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A newsletter dedicated to keeping attorneys informed of the technical side of product liability cases.
Issue 69: Spring 2018
Bolted Connection Failures
By John L. Ryan, P.E.
© 2018 M.A.S.E. LLC
Connection failures have devastating results if the failure is part of a structural member or releases stored energy unintentionally. Connection failures on guards can result in exposed, unguarded hazards that result in accidents. Bolt failures can occur anywhere a bolt is used to connect components. There are two factors to correctly connecting components—design of the connection, and construction/implementation of the connection. Later damage or corrosion weakens the connection.
If a bolted connection becomes loose, the forces acting on it can place bending forces on the bolt. If the forces acting on a loose bolt act at an angle, it will cause the connected members to tilt and place levering forces on the bolt. The loose bolt allows this deflection and loading of the bolt in bending which drastically reduces the strength of the connection.
Bolt failure with bending
The simplest failure mode is tensile failure of the entire bolt itself. Tensile failure is identified by a necking down of the bolt near the fracture location. This is where the material yielded and stretched out lengthwise, resulting in a smaller cross section, prior to failure. These types of failures can be due to an under-designed connection such as using too small of a diameter of bolt, inadequate material used in the bolt, and/or too few bolts to complete the connection. Tensile failure can also occur if other bolts have come loose, which eliminates the functionality of these bolts, at least until the bolt is again placed in tension once the bolt starts to stretch and yield. Corrosion, creep, or embrittlement of the bolt can reduce the strength of the bolt.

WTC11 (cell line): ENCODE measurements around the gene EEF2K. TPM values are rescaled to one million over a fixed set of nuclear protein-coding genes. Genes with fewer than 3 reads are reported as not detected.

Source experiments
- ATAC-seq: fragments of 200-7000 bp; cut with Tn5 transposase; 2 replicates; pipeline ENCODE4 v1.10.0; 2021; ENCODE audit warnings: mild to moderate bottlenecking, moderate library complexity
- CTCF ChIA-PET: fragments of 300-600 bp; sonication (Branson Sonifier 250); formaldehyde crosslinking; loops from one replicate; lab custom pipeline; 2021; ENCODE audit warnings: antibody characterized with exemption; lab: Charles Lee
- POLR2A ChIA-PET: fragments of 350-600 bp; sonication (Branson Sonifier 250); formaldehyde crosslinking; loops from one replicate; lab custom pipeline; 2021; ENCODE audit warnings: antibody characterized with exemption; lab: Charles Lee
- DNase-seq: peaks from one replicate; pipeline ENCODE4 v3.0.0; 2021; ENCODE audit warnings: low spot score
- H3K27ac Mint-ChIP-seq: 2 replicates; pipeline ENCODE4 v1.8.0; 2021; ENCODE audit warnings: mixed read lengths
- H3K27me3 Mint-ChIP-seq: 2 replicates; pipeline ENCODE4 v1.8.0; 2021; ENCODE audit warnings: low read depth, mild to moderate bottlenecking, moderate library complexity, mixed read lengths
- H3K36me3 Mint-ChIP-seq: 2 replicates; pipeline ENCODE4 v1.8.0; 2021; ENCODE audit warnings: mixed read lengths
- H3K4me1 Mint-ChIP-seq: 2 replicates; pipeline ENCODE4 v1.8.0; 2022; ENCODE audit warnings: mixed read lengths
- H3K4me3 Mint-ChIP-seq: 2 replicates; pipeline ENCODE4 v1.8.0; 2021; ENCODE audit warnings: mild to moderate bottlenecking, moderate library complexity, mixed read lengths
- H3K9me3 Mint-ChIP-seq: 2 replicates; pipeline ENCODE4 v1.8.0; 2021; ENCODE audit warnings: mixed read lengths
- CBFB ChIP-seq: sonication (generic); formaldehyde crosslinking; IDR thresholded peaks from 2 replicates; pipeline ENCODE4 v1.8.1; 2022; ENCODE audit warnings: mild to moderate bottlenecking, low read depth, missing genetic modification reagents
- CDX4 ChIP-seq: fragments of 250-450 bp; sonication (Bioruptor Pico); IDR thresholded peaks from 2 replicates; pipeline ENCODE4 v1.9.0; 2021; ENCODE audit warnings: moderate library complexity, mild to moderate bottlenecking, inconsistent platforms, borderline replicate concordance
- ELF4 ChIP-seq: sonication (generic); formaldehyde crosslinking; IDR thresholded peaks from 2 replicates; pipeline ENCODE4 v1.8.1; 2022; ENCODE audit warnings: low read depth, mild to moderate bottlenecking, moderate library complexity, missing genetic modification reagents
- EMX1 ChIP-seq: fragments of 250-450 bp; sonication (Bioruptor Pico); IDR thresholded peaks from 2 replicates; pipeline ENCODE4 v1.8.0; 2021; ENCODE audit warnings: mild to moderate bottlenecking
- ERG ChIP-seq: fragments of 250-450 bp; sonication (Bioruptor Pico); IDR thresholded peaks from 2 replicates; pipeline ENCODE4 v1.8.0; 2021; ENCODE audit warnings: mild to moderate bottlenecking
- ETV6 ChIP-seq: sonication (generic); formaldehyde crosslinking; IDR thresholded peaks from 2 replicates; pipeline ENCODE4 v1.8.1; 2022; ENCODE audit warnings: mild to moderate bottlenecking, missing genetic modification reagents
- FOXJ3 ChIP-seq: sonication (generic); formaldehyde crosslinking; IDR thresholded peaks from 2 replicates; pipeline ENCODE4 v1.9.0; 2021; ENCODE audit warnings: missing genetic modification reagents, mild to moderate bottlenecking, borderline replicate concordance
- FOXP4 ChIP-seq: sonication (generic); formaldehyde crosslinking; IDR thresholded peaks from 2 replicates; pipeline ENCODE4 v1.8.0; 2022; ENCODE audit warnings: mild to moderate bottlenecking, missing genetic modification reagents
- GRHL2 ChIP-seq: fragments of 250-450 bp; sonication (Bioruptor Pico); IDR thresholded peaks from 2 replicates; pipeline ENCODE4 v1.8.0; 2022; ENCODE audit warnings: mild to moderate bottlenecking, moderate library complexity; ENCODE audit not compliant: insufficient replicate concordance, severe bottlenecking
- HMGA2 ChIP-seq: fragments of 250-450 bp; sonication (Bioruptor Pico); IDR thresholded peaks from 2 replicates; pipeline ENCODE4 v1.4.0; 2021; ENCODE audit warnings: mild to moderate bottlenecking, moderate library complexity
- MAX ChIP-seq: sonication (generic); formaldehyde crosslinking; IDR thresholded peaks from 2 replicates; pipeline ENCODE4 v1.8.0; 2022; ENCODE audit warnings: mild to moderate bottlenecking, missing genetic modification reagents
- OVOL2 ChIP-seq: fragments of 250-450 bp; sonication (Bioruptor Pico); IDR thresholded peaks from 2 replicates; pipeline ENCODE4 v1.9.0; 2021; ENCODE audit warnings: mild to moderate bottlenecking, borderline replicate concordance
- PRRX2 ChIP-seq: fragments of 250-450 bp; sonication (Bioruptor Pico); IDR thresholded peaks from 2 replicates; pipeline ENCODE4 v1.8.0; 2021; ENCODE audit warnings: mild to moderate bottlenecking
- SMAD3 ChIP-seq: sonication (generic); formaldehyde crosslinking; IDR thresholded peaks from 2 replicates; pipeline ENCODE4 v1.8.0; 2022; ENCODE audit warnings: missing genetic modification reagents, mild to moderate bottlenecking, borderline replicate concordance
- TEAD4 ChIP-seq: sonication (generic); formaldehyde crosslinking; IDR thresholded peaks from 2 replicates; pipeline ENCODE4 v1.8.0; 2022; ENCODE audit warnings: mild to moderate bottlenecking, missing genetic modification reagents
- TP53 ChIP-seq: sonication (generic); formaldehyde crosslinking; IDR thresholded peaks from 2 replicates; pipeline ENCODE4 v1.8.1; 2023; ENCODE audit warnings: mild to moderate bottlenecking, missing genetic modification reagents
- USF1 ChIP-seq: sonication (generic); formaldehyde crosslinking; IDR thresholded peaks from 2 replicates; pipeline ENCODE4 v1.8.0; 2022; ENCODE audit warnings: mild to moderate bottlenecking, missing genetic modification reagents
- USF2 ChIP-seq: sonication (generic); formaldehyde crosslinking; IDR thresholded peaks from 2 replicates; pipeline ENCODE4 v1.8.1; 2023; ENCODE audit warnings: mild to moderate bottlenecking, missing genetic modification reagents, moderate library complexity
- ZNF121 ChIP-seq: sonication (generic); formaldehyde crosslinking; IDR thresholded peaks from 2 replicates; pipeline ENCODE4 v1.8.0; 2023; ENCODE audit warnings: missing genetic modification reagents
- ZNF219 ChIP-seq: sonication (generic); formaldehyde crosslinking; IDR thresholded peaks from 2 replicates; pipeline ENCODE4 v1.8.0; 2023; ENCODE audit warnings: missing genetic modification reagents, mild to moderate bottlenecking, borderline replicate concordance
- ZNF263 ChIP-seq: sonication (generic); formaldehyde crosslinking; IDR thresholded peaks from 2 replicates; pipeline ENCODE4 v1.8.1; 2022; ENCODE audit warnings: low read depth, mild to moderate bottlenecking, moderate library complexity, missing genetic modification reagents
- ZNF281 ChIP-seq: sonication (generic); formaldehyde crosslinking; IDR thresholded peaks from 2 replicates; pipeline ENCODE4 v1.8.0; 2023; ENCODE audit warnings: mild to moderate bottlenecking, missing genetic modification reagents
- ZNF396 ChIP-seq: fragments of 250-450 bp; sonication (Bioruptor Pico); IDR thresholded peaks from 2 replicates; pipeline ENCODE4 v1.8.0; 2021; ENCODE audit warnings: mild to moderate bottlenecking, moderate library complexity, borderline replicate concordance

Bolt loaded in tension
The material that the bolt is holding together can also fail, in shear, prying, or tensile pull-out. This can occur in concrete anchors if the force applied is greater than the concrete can withstand. A bearing failure occurs when the material around the bolt fails. We have seen material failure at bolted connections occur on ladder rails at the stabilizer bar connection point, in concrete and stone anchors, wood screw connections on chairs and attic ladders, and on machine guarding barriers.
Ladder rail shear failures
Other Failure Modes
Torsional failure occurs if a twisting force is applied to a bolt that exceeds its strength.
Another potential failure mode is failure of the threads themselves. In this type of failure, the bolt itself remains intact, but the threads are sheared off when the bolt is placed in tension. This can occur on the threads of the bolt, or of the nut. The cause of thread failure can be incorrectly sized female thread diameter which places greater stress on the male threads of the connection. Another cause can be due to varying materials used in the male and female threads. A higher strength male thread may be able to withstand the forces applied to it while a female threaded piece of a softer, weaker material can result in failure of these softer threads.
Shear failure occurs when forces act perpendicular to the axis of the bolt that exceed the strength of the bolt.
Bolt loaded in shear
Fatigue failure can occur at bolted connections if there is repeated, cyclic loading of the bolted connection. Engineers consider fatigue failure as a part of the design process, and aim to ensure that the fatigue failure occurs well beyond the upper limit of the life expectancy of the product, or not at all. For fatigue failure to occur, there must be cyclic loading, levels of stress greater than the endurance/fatigue limit of the material (which can be low relative to the ultimate strength of a material), and often a stress concentration point such as a sharp edge, a scratch, hole, or steep angle.
How We Can Help
At MASE, we can determine the cause of a bolted connection failure. We have multiple ways to investigate bolt failures:
Engineering Calculations : Bolted connection design is a fundamental aspect of mechanical design, and a historical part of mechanical engineering knowledge and educational curriculum.
Destructive Testing: Destructive testing can prove the failure strength of bolted connections to help identify the cause of failure.
Hardness Testing: Hardness testing can establish the strength of materials in a nondestructive manner.
Microscopic Examination: Microscopic examination can provide additional data to pinpoint the failure mode.
Finite Element Analysis: Finite Element Analysis uses powerful software to determine stresses in complicated shapes and multiple loading directions to determine the effect of forces on bolted connections, which can provide more accurate data than traditional engineering calculations.
Finite Element Analysis Examples
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